Or, at least, everyone has heard of Archie Comics and the nostalgia inducing world of Riverdale. Lifelong fans, such as myself, are positively in heaven right now as publication of several new issues (and series) have been on their way as well as the upcoming CW adaptation Riverdale, which includes some of our favorite kids from the cheery town of Riverdale in a newer, mysterious light. Think Twin Peaks in the Archie verse. How can you not be intrigued by this?

We've got a promise of a new and darker soapy take on the beloved characters in the show as well as the horror friendly issues of Afterlife With Archie and The Chilling Adventures of Sabrina. It's safe to say we are positively spoiled right now with all these excellent releases. If those aren't your cup of tea, then there's a modern spin on the classic aspects of the series in the new Riverdale: Archie, Jughead and Betty and Veronica. That's only me listing a few of their titles, not to mention the goodies from the archive. So, I mean this quite literally, there's something in the Archie catalog for everyone.

A little background information. When I was a little girl, my mother would often make references to characters from print. Mostly, this would be Jughead. I grew up in a home with two parents who grew up with Archie and soon, I felt myself lead down the same path--my character of choice? Sabrina. Sabrina Spellman is, perhaps, one of the most iconic characters in their lineup and having grown up in the 1990s, I think it's safe to say that we all wanted to be Sabrina and have a talking cat. Which is why my first mention will be of the horror infused spin The Chilling Adventures of Sabrina.


The Invisible Life of Ivan Isaenko by Scott Stambach | Rating: ★★★★★

Holy shit. Holy. Shit. You. Guys. Where do I begin to describe this gem? Breathtaking? Smart? Moving? Dark? As compelling as it is exquisite? A modern literature masterpiece? A total god damned triumph? Shall I continue, or do you lot get the idea? I may be a bit over the top right now but I can't put into words how much I adored this novel and how unexpectedly delightful it was to read it. Do you know that feeling you get, within the first few chapters of a book, where you're like "This is it, man. This book is it!"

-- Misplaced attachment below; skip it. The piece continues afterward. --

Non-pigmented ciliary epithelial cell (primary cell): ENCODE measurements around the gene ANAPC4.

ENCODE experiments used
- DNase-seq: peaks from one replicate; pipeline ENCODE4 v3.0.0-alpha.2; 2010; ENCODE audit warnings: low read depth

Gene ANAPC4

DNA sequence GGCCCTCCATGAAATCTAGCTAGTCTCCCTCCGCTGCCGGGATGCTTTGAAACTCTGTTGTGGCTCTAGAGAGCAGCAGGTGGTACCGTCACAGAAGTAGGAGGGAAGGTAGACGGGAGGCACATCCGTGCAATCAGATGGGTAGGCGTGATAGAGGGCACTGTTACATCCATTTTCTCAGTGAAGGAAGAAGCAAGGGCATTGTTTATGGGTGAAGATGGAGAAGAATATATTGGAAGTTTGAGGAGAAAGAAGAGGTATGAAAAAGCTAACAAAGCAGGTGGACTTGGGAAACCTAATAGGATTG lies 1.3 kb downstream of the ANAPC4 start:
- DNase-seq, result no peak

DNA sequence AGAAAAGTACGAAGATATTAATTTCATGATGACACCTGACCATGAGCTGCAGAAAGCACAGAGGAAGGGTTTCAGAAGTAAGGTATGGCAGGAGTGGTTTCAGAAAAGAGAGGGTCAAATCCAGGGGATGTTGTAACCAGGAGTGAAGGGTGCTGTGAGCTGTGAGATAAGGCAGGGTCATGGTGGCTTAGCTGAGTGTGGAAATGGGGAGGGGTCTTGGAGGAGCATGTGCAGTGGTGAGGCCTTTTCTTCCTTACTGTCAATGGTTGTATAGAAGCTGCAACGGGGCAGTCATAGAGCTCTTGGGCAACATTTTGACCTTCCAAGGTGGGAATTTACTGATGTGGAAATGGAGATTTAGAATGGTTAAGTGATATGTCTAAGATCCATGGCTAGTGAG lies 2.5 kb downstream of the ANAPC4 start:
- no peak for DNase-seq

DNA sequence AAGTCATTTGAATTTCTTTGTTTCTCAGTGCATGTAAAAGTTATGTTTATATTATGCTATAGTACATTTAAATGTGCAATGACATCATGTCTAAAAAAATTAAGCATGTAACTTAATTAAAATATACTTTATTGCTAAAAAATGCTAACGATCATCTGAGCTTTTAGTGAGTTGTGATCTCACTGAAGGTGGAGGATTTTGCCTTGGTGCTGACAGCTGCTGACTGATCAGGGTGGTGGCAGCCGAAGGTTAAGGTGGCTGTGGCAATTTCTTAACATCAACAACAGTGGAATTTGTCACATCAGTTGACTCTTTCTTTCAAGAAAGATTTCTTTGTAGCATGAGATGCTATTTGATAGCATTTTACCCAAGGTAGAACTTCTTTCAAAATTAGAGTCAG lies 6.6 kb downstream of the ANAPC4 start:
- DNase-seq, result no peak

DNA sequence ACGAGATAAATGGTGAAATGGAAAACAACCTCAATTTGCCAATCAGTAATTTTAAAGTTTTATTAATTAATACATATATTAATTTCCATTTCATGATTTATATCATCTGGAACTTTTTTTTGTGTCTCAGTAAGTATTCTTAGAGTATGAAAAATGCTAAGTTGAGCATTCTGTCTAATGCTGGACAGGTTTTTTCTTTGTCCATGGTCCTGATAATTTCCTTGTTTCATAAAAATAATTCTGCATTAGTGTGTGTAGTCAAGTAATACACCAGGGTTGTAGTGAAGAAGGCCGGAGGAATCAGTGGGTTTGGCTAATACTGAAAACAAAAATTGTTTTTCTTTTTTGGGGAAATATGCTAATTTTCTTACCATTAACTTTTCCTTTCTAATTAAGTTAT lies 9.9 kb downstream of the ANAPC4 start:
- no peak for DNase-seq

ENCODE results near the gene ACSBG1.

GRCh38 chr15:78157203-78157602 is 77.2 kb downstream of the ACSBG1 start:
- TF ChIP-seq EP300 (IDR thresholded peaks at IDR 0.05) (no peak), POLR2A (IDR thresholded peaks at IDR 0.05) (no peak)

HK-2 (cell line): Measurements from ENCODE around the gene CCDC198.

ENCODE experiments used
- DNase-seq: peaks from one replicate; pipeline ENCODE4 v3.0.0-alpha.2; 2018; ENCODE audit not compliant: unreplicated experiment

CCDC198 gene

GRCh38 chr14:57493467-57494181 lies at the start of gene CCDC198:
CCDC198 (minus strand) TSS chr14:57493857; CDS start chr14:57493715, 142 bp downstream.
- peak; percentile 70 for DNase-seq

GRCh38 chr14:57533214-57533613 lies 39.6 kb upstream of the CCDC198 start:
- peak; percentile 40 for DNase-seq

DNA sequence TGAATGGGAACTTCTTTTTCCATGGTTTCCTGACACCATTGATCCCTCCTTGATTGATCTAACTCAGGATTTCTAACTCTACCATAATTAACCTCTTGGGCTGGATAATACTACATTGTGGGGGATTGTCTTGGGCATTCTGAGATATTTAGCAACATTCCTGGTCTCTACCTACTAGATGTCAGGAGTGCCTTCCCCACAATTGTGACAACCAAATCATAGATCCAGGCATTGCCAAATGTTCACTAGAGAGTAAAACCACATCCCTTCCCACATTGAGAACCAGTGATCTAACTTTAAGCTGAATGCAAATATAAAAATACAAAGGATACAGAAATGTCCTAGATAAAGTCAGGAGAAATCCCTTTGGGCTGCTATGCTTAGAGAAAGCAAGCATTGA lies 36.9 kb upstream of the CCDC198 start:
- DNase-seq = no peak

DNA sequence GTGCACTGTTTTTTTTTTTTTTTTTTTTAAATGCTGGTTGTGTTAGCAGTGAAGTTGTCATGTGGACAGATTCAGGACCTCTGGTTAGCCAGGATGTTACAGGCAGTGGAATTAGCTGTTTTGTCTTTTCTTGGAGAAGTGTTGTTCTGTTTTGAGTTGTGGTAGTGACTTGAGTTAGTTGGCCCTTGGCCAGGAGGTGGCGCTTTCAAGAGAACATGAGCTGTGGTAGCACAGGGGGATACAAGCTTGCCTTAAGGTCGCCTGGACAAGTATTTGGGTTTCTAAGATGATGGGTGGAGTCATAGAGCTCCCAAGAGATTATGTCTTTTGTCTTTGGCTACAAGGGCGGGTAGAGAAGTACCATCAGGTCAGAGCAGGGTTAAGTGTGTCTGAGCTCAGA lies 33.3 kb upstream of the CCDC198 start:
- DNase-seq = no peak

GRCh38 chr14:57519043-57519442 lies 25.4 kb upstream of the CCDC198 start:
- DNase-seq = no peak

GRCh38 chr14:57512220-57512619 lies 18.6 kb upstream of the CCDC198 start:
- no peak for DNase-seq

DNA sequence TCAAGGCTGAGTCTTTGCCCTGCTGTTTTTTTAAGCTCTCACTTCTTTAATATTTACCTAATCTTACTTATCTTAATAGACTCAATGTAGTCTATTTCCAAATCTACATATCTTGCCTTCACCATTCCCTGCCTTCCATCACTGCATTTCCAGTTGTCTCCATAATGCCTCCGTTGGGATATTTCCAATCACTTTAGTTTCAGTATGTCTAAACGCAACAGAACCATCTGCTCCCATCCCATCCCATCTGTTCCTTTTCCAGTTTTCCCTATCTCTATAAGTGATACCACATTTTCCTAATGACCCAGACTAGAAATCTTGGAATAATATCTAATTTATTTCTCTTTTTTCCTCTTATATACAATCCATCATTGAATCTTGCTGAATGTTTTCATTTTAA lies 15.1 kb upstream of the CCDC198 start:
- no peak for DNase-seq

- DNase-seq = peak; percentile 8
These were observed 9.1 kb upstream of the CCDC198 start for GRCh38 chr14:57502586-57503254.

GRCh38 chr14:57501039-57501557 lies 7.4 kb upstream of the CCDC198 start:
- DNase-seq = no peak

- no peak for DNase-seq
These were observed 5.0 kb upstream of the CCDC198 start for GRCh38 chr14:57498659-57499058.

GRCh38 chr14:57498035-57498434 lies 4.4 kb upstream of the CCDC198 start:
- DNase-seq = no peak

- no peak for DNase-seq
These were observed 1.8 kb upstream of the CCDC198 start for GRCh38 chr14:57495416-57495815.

Something about it just draws you in from the start. Be it the prose, the atmosphere, and anything really, that is what it's like to read The Invisible Life of Ivan Isaenko. Scott Stambach paints a beautiful and rich story for readers to surround themselves in and by the end of it, leaves us all feeling incredibly moved. Beautiful crafted and eye opening, there's just something about the novel that will leave you breathless and unable to shake the story in which you've just read.

I loved every moment of it and every page. There's no question that it's one of the best release of 2016 and cannot be missed. I kind of want to hunt down Scott Stambach and high five him? Or maybe throw a pie in his face or something for messing with my emotions. It's hard to tell. Whoa. Okay, sorry. Little off track there. Also, no idea where the throw a pie in his face comment came from. It just felt groovy, I guess?

If you're reading this, Scott, I'd like to formerly apologize.